HIV/AIDS in Hollywood

What is Hollywood?

Located in California, northwest of downtown Los Angeles, Hollywood, formerly known as Hollywoodland,  is a neighbourhood within the city that began as a small neighbourhood that was a housing project, that slowly grew into a community of motion picture producers that fled from the east to escape lawsuit, to an admired paradise that  is known around the world as the home of western-world entertainment. Whether that be music, film, television, or art many associate the neighbourhood of Hollywood with the biggest of names when it comes to entertainment. Since the beginning of the boom in the entertainment industry, due to the glitz and glamour of the select bunch that went to Hollywood and succeeded, many young artists viewed Hollywood as a gateway from the rags to fame and riches. This phenomenon resulted in Los Angeles becoming a rapidly growing city due to the abundance of artists moving to the city in hope to become a name that resonates from Hollywood and out into the world.

HIV/AIDS in Hollywood

During the 1980’s in the United States, the status of the American population was in a chaotic state due to the HIV/AIDS epidemic running rampant through major cities throughout the country included Los Angeles, California. Since then Americans have been educated on HIV/AIDS and how to prevent from contracting the disease and practice a safer way of living. Unfortunately, to date, HIV/AIDS is a social and health issue in the United States, especially in Los Angeles, that does not seem to be coming to a near end. I began to wonder as to why it’s still an issue despite the fact that the world has advanced in medicine since the 1980’s. Then I thought to question the culture of Los Angeles rather than question why HIV/AIDS is still an issue even though there’s been a progression in medicine.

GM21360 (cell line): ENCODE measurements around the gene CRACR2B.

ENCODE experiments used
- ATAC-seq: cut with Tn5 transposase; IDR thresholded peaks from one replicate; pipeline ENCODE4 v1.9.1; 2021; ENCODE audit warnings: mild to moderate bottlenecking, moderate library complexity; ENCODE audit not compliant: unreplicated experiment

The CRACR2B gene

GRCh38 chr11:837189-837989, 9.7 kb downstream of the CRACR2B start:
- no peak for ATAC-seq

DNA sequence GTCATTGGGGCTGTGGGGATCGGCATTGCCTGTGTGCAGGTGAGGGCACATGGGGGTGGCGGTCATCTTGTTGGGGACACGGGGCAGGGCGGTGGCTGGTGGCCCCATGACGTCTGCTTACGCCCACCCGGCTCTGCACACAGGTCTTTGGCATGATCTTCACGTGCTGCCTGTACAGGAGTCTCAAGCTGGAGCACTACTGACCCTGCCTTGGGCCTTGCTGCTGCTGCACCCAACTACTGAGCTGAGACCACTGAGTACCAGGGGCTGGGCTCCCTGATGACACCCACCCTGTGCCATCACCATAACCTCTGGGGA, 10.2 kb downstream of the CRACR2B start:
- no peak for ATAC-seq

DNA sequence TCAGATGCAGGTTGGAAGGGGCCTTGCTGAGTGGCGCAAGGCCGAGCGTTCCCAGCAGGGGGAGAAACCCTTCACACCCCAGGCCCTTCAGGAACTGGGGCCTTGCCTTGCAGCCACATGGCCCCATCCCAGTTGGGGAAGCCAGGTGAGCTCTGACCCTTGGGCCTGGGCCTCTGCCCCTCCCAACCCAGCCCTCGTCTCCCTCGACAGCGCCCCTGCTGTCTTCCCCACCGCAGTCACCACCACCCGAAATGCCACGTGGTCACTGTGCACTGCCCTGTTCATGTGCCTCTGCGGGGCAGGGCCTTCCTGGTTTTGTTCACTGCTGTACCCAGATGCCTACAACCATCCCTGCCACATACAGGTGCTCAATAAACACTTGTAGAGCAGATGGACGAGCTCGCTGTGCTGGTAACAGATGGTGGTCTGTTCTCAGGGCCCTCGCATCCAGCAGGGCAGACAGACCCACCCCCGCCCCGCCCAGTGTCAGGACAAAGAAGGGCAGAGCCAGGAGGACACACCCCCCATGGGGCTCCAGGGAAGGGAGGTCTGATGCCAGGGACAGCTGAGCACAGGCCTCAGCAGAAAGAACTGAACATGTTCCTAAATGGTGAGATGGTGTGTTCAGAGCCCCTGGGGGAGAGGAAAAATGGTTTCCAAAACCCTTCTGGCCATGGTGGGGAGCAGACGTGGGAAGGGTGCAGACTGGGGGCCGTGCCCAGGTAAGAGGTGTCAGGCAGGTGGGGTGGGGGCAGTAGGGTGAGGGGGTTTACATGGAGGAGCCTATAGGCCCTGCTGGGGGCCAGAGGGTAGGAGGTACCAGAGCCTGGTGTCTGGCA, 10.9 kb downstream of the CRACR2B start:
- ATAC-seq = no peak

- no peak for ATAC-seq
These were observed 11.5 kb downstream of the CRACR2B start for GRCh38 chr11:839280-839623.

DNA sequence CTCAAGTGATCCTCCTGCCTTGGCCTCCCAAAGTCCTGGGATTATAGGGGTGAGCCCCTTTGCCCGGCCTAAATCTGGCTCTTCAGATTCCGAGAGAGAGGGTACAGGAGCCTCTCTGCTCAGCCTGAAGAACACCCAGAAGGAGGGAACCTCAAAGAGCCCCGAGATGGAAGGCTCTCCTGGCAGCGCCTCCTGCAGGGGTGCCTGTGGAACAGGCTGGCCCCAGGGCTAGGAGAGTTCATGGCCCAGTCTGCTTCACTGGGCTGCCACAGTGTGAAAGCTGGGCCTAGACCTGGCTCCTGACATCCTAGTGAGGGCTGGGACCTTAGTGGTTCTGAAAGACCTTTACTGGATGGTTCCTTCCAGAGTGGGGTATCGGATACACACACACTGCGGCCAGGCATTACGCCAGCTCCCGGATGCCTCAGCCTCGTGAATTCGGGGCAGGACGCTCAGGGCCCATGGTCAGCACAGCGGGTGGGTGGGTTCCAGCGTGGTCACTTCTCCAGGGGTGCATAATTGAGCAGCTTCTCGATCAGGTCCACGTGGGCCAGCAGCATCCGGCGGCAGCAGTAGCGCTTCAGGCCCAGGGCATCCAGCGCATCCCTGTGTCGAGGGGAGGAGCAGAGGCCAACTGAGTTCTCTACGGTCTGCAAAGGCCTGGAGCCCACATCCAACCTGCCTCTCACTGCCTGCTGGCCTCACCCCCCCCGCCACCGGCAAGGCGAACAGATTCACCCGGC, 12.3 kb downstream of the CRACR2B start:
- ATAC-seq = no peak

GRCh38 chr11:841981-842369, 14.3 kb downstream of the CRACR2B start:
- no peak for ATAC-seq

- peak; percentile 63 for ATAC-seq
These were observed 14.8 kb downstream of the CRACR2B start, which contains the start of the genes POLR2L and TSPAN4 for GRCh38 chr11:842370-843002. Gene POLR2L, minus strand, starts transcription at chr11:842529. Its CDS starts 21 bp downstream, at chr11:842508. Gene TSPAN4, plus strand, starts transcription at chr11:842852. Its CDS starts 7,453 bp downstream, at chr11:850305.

Learning about the culture of Hollywood, I’ve come to know that the lifestyle of those who were involved within the industry tied to Hollywood lived a lifestyle. One significant aspect of the culture in Hollywood was the nightlife within the city and the involvement of those in the entertainment industry. Labelled as a ‘city of sin’ Los Angeles became the symbol of a city that meets the needs of those who live a lifestyle of vice among major cities in America, closest competition to the city of Los Angeles being Las Vegas, Nevada. With many popular night clubs, casinos, and an enormous amount of privately hosted parties across the city it is no doubt Los Angeles has a wild side to it. Los Angeles is home to many world renowned sex symbols such as Marilyn Monroe, Farrah Fawcett, and the Playboy Mansion. Stated by Karley Sciortino, journalist for VICE Media, Los Angeles has been considered a city of sin since the 1800’s and became a city of sex trade starting in the 1950’s.

Information provided by the AIDS Coordinator’s Office of Los Angeles gives insight as to the results of the nightlife of the ‘city of sin’. “Los Angeles has an estimated population of 3.9 million people in an area of approximately 470 square miles with a rich diversity of culture and racial/ethnic backgrounds. Since the epidemic began 31 years ago, about 31,000 individuals have been diagnosed with AIDS, 13,000 of them still are living. As of December 31, 2009, there are approximately 27,000 individuals living with HIV or AIDS in the City.” (ACOLA) In the chart provided by ACOLA we learn the statistics of the rate at which the racial/ethnic make up of those diagnosed with HIV/AIDS is in the years 1991, 2007, and 2010.  In 1991, roughly 20% of HIV/AIDS diagnoses were to Whites, roughly 26% of HIV/AIDS diagnoses were to African Americans, roughly 48% of HIV/AIDS diagnoses were to Latinos/Hispanics, and roughly 6% of HIV/AIDS diagnoses were to Asian/Pacific Islanders. Then we learn that there is a dramatic shift in the racial and ethnic make up of the rate diagnoses with Whites being 50% of HIV/AIDS diagnoses in 2010 as apposed to all other people of colour being the other 50% of HIV/AIDS diagnoses in 2010. This information was rattling to me as to why there was such a dramatic shift of who is the majority of the HIV/AIDS diagnoses. Unfortunately I was not able to find specific information as to why but hopefully the question can be answered.

 

Back to introduction